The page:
–  –  –

The exhibition title, BuBaoFu, suggests two aspects that the curator, Lin Ping, wishes to illustrate. One is to evaluate fabric as an artistic material; the other is to discuss the abstract space that has limited Taiwanese women’s daily lives More details about these institutes and awards can be found in Chen, Jing-Lin. The Prominent Categories of Taiwanese Art: The Ingenuity of Fibre Artists. Taipei: National Cultural Association, 2006, p 153.

Full details about how the jury will select the awarded works can be found from the press release of the Fifth National Craft Awards, posted by the Council for Cultural Affairs in Taiwan.

http://www.cca.gov.tw/app/autocue/news/culture_news_template.jsp?news_id=11177067321 32, consulted on 18 April 2007.

M. Turner, © 2008 in the past.

The spelling of the exhibition title, BuBaoFu, is written according to the pronunciation of the original title in Chinese words, ‘ ’, rather than to its definitions. There are two different meanings by the pronunciation of the title.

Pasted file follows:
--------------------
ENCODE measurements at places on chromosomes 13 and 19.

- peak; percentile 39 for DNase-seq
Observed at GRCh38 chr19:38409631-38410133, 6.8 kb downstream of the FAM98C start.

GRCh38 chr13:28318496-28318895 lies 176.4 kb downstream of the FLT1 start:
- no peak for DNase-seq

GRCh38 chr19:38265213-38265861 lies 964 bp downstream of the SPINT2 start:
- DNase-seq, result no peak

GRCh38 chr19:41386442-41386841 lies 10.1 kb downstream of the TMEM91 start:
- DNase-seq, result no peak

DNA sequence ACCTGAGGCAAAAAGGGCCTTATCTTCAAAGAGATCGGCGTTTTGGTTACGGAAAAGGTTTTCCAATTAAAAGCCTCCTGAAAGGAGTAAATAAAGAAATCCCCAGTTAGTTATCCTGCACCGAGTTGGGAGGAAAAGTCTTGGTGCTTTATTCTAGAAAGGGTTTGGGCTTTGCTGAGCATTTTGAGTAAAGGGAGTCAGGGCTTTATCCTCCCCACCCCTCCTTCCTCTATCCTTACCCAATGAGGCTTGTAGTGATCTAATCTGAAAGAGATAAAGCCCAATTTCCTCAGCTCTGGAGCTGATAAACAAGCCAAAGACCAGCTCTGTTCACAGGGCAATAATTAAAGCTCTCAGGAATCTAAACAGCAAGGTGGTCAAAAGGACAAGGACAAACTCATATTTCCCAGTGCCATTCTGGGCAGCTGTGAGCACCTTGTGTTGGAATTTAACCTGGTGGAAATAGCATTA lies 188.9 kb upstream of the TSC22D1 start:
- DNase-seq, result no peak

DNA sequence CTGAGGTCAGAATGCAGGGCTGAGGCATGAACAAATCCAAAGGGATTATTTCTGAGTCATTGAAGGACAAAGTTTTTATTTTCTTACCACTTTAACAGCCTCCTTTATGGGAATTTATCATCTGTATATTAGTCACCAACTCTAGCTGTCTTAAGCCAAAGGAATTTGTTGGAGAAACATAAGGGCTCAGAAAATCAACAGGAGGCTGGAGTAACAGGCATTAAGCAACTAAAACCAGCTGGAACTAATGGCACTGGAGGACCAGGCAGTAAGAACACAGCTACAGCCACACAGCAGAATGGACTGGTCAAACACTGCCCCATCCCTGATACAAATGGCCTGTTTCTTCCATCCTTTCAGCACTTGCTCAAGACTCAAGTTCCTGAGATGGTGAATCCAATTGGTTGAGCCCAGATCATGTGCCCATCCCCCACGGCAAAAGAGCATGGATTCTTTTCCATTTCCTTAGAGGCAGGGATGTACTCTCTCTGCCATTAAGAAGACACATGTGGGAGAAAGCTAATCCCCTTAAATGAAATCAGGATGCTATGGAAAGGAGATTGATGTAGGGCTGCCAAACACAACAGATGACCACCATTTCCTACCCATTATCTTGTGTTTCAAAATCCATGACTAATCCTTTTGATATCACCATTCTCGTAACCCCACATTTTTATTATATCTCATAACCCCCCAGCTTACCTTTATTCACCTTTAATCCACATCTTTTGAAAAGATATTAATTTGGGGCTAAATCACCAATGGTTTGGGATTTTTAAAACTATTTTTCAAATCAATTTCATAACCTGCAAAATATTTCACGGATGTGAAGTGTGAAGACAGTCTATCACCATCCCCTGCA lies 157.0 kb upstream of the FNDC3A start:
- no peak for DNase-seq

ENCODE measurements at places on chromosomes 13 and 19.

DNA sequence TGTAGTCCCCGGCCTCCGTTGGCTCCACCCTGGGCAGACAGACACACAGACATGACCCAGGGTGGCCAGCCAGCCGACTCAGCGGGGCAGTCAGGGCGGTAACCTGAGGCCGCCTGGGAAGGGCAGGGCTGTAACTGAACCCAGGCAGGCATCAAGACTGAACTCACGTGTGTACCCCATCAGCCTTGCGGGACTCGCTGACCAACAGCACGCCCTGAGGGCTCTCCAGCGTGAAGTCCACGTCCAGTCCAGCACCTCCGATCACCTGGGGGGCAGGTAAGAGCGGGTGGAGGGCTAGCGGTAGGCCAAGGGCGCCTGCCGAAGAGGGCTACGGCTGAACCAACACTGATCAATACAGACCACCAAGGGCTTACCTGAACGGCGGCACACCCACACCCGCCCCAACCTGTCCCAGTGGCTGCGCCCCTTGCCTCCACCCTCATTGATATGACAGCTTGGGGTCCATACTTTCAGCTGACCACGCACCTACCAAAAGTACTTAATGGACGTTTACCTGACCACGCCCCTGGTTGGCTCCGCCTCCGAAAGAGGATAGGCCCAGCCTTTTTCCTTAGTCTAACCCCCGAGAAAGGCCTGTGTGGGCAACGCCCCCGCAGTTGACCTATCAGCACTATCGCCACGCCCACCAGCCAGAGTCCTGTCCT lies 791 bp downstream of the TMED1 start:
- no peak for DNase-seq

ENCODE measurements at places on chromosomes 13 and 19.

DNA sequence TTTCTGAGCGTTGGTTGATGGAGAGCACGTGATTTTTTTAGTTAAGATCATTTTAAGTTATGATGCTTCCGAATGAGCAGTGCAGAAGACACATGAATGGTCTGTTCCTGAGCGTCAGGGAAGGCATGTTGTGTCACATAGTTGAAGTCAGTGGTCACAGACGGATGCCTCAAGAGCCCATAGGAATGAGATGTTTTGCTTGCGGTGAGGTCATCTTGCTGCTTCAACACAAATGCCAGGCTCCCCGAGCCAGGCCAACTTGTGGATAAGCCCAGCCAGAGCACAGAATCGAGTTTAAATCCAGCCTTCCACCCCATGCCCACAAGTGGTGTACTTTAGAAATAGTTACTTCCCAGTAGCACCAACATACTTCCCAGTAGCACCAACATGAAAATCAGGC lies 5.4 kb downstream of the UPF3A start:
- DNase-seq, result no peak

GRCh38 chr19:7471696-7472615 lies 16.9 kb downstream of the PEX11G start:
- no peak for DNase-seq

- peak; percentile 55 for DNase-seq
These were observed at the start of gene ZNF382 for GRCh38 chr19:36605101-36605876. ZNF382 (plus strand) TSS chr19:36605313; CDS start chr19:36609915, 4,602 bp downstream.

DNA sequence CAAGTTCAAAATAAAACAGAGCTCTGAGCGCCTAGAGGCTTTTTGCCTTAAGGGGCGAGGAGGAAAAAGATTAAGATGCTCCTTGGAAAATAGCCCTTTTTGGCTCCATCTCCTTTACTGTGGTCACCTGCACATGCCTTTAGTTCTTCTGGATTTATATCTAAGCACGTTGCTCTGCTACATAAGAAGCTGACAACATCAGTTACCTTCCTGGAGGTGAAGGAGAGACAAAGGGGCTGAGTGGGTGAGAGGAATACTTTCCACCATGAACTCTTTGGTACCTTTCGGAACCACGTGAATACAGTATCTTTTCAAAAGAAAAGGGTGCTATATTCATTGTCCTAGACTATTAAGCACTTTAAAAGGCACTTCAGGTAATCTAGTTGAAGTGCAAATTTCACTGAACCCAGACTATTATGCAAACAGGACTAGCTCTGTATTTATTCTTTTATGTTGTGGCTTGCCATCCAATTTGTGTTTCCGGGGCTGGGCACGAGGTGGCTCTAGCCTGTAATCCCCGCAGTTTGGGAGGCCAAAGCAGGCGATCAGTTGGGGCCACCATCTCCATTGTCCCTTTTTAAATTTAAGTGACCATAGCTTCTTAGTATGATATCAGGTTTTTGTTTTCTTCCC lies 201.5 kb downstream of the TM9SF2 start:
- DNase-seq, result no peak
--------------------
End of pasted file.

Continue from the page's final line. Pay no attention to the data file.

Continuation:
‘ ’ is written according to PinYin, a pronunciation system to transform symbols into sounds for the benefit of people learning the Chinese language, and it indicates two different words: ‘no’ and ‘fabric’. There are also two definitions of the phrase ‘ ’ (BaoFu): ‘a bag made of cloth for carrying stuff’ and ‘burden; worry; trouble’. Therefore, BuBaoFu, as symbolised by the sound of the words, refers to dual meanings: ‘having no burden’ or ‘a handbag of cloth’. With the use of PinYin rather than specific words, the curator’s intention to play around with the meanings of the title becomes clear.

Apart from challenging the notion of fabric work (for example, the debates on dual meanings about the exhibition title), Lin Pin explains another motivation for her choosing fabric as the title for this exhibition, and this is that fabric may also be seen as a sign of showing consideration and care for other people.